Beyond the big 3 teams and James Hinchcliffe, it’s a free for all. Sato is probably the best dark horse bet driving the #30 Rahal Letterman Lanigan Racing car, and, as much as it pains me to say it, Fernando Alonso will probably be in the mix, however, I still believe he won’t have the knowledge or strategy to win the ‘Indianapolis 50’, the last 20 laps where everything goes mad. You also can’t count out Ed Carpenter, the team owner and oval driver of the #20 car or J.R. Hilderbrand in the #49 Dreyer & Reinbold Racing car, my yearly 40/1 outside bet. 

One thing is for certain, if it’s not as hot as last year’s record temperatures and the air is resultantly thicker, the 2019 Indy 500, with the modified cars designed for closer racing this year, should provide a true spectacle. Every Indy 500 race I have watched since 2014 has had its twist somewhere in the course of the race and I suspect this one will be no different. Practice begins on May 14th, qualifying next weekend over the course of two days, and the 103rd running of the Indy 500 itself will be going green at around 4pm UK time on Sunday 26th May, available to UK viewers on Sky Sports F1.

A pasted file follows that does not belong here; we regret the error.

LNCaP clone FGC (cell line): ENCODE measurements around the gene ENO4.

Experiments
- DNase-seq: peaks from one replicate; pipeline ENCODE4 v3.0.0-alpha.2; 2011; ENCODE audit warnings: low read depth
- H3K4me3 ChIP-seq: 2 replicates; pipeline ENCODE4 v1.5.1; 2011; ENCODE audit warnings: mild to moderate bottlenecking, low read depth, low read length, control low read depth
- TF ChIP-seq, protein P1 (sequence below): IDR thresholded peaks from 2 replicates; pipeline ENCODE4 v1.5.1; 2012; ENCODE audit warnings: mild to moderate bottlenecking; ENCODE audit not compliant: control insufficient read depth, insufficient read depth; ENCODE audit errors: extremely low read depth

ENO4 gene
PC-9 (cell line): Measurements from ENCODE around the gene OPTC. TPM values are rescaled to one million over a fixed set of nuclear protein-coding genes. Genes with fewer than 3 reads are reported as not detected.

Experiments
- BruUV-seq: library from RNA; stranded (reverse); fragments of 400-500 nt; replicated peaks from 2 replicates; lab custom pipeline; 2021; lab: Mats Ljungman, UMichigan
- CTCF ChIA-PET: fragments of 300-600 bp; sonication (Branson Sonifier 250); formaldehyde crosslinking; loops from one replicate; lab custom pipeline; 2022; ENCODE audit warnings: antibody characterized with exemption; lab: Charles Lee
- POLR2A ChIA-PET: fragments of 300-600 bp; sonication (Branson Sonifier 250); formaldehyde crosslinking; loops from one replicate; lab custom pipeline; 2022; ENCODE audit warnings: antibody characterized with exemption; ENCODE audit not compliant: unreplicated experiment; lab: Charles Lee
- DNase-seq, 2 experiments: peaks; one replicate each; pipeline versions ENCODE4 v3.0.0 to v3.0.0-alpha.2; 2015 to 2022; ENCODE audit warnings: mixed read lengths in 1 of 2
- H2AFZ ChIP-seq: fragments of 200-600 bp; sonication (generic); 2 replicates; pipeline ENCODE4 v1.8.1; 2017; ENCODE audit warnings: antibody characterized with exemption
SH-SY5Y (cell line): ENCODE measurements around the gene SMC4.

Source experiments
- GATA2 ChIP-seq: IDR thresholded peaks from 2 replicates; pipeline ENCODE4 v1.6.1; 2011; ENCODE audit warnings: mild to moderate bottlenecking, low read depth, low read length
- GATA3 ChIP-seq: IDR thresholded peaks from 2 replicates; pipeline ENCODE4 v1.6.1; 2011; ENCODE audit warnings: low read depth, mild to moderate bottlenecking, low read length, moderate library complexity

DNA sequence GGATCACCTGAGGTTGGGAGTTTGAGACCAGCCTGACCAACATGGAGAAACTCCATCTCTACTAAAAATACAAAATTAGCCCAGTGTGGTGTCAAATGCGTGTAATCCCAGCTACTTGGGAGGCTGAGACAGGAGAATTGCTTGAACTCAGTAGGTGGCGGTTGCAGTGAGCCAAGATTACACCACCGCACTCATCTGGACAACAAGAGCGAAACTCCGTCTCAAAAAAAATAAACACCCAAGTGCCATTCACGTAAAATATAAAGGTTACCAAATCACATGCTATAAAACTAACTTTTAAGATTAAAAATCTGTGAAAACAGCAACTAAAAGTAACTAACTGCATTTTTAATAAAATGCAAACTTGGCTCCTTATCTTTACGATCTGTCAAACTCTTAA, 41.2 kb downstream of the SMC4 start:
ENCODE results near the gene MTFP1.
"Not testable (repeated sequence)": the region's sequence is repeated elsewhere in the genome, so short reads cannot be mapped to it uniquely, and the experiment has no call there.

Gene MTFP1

I can’t wait. 

Stelvio Automotive – Article 74 - @StelvioAuto